The Kenyon Review, from its heartland perch in Gambier, Ohio, has captured the map of American experience for some seventy years. Over time, it has grown to represent international literature and the arts, with a lively internet presence and a summer residential writing program. It has been easy to obtain (a submariner once purchased a gift subscription for me from a faraway port), which is important in a business sense; some publications have mysterious distribution practices, and now, more than ever, each literary magazine should be ubiquitous. To this end, over the past year, The Kenyon Review has been available on electronic platforms, which is a great advantage to the otherwise unforgiving minute, as Kipling might say. I hope more literary journals are available electronically so that, as a reader, you can salvage from the loss of time—waiting on a train or a bus, stalling in the supermarket line—remnants of loss, joy and redemption.
This issue of The Kenyon Review did not shy away from its pledge to represent international voices: Julia Grawemeyer translates Tahar Ben Jelloun who was approached by Jean Genet for a translation of his own in a magical narrative. Derek Palacio’s short story “Sugarcane” decodes medicine and Communism in a powerful narrative that eclipses place, any radical shifts of time, the economy of sugar and sex and even intellectual identity. Marilyn Hacker translates Jean-Paul de Dadelsen’s poems “Women of the Plain” and “The Last Night of the Pharmacist’s Wife,” which resound with such imagery as:
The wind above the glaciers that rushed here from the desert
comes barely cooled to torment the tall pine tree’s branches.
When everything is in labor, how can you sleep, how
can you die?
You can feel it in your teeth, even in translation. Sara Khalili translates Shahriar Mandanipour’s “King of the Graveyard,” which is dedicated to Iran’s forbidden graves. The story is at once an examination of a social and political reality and a skillfully etched human reality that cannot be submerged in the story’s setting. Lines such as “Who knows whose dust it is?” will seize you because, despite the disciplined prose, this is not exclusively reportage—this is art.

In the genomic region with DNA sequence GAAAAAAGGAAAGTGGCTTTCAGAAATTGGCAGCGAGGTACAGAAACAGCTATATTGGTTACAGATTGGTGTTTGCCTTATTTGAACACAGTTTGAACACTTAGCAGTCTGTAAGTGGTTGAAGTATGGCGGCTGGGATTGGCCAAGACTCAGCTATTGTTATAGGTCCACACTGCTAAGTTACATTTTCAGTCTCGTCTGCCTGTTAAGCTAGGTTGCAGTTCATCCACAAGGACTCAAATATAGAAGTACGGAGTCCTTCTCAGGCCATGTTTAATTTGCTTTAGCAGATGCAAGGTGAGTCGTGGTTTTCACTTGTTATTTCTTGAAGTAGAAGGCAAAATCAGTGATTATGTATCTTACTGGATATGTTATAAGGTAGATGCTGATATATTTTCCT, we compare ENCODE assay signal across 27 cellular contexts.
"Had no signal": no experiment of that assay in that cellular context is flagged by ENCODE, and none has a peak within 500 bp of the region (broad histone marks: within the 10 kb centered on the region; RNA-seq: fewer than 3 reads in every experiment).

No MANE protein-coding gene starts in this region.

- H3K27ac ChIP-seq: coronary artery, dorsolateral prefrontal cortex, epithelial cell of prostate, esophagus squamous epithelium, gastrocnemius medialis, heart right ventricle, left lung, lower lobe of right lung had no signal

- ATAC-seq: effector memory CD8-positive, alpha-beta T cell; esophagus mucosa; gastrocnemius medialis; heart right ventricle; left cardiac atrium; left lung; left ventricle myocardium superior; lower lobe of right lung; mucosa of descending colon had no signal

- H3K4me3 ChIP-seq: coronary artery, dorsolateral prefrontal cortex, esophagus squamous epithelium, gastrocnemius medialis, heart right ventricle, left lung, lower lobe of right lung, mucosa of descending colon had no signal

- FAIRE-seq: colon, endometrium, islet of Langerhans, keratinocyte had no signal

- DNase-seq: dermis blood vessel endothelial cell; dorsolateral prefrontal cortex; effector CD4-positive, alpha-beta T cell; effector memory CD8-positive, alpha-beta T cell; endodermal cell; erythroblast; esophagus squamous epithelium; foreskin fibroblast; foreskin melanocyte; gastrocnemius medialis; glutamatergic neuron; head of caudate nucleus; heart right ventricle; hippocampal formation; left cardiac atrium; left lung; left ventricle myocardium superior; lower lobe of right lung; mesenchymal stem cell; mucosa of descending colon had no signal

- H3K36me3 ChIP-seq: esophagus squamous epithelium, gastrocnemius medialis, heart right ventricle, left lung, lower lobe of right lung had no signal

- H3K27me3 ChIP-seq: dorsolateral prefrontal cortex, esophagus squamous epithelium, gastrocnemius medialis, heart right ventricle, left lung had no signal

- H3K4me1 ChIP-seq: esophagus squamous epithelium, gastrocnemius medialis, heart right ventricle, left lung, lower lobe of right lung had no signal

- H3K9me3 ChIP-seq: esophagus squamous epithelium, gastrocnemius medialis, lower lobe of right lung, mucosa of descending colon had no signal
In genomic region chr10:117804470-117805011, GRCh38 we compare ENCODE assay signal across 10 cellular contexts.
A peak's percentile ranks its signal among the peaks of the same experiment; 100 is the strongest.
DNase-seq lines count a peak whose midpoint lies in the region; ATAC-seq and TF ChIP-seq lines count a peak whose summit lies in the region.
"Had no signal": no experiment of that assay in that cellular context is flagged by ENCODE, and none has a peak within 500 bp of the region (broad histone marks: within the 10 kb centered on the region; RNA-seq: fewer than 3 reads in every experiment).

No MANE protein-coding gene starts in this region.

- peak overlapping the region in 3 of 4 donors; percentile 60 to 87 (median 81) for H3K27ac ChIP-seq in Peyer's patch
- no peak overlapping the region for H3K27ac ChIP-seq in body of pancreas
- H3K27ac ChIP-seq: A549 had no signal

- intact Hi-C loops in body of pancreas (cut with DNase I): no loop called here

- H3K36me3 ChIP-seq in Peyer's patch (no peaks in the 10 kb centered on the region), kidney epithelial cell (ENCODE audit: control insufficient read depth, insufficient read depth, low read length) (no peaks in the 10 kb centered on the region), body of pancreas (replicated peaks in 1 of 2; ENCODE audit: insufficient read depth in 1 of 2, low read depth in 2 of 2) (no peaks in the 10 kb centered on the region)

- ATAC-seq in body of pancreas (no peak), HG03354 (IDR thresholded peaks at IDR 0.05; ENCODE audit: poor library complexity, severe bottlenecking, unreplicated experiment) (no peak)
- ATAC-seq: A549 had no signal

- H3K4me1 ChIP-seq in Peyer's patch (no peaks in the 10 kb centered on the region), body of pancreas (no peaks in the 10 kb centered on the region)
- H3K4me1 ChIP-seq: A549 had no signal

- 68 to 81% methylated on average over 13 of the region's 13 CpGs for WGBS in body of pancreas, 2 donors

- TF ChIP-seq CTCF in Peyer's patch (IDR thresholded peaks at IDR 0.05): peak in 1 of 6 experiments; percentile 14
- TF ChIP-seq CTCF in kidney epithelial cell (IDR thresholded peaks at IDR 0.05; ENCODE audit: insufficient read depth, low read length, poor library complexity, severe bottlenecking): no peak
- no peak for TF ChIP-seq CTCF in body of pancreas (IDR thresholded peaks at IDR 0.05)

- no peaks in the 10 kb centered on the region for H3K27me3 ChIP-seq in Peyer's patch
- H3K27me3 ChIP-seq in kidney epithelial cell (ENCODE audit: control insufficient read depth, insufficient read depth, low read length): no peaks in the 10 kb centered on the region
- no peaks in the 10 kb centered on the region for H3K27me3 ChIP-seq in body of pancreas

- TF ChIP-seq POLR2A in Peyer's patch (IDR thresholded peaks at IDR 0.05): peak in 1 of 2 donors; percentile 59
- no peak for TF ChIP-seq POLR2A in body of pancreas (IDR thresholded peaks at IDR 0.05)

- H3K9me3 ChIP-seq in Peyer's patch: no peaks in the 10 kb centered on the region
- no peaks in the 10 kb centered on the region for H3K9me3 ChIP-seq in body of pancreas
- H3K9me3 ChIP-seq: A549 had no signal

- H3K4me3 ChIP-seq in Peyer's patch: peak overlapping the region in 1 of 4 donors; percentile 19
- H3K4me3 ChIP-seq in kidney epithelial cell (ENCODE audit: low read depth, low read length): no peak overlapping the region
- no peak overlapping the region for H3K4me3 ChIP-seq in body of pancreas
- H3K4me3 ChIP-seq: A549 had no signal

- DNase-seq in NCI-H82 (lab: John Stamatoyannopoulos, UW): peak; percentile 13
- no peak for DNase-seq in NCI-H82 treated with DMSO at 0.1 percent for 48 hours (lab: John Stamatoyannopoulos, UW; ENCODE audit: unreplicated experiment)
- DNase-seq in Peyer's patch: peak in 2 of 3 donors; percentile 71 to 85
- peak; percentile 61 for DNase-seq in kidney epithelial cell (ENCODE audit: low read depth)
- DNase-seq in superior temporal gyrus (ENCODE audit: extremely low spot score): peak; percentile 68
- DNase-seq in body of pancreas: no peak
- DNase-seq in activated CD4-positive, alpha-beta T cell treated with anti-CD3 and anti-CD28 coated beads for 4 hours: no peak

Nhi Huynh and Minh Nguyen’s short story “First Confession” shares the gritty realism of Palacio’s “Sugarcane” but is set in an impoverished Vietnamese community and mission school during the end of the Vietnam War. Like the Mandanipour fiction, it is impossible not to be affected by the setting, but the fresh outlook and innocence of the protagonist ground you in other ways with anchors that are personal, not necessarily journalistic—a pet dog is served for dinner, stomach worms are extracted manually, sucked right out of the protagonist’s body, and you are firmly grounded in family, in the overwhelming backdrop of hunger as the boys struggle for social rank, as the bombs fall.
The timbre is diverse. J. Allyn Rosser delivers a radical poem “Housing the Id” that transcends nationhood in a song to the psychological collective. Linda Gregerson and Rusty Morrison push the boundaries between genres and perhaps kinds of realities. Luke Mogelson provides the short fiction “Sea Bass” that opens with a strong portrait of a father loosely linked to a Sacramento lumberyard and moves forward with the relentless grace and the lyrical energies of a summer music festival.
I hope that when you pick up this issue of The Kenyon Review that you will read it backwards. Tania James’s short-story “What To Do with Henry” is a brilliant heartbreaker, or, as one from Queens would call it, a true “ball buster.” (I’m taking liberties with the slang.) If you were from the Far Rockaway reach of Queens, you might hate it before such diagnosis because it’s an affront to reality to cry over fiction, and this story will make you cry.
Much of this issue will evoke strong emotions, maybe even strange emotions. In the “First Confession,” I was moved by the oblique sacrifice, the way that authors Huynh and Nguyen communicate strong feeling with an item entirely unrelated to the emotion—the request for food, for example, being a way of exhibiting dissent. Economic disempowerment does not always produce philistines, but the emotional feelings produced by the very real “Bridges and Tunnels” nonfiction by Suzanne Farrell Smith, or especially the very surreal story about the chimpanzee (“What to Do with Henry”) strikes the part of me loosely from Queens as perhaps overly sensitive. But Smith’s carefully narrated memory of a Lionel collection and a different kind of transportation that destroyed a family, will evoke pause, consideration and reflection.
These stories are simply told, riveting, smart and total ball busters. For this reason, after Smith’s piece, I read the rest of this magazine starting from the back, in some way hoping that the burn of the writing lessened with the elapse of pages. Fortunately, it did not.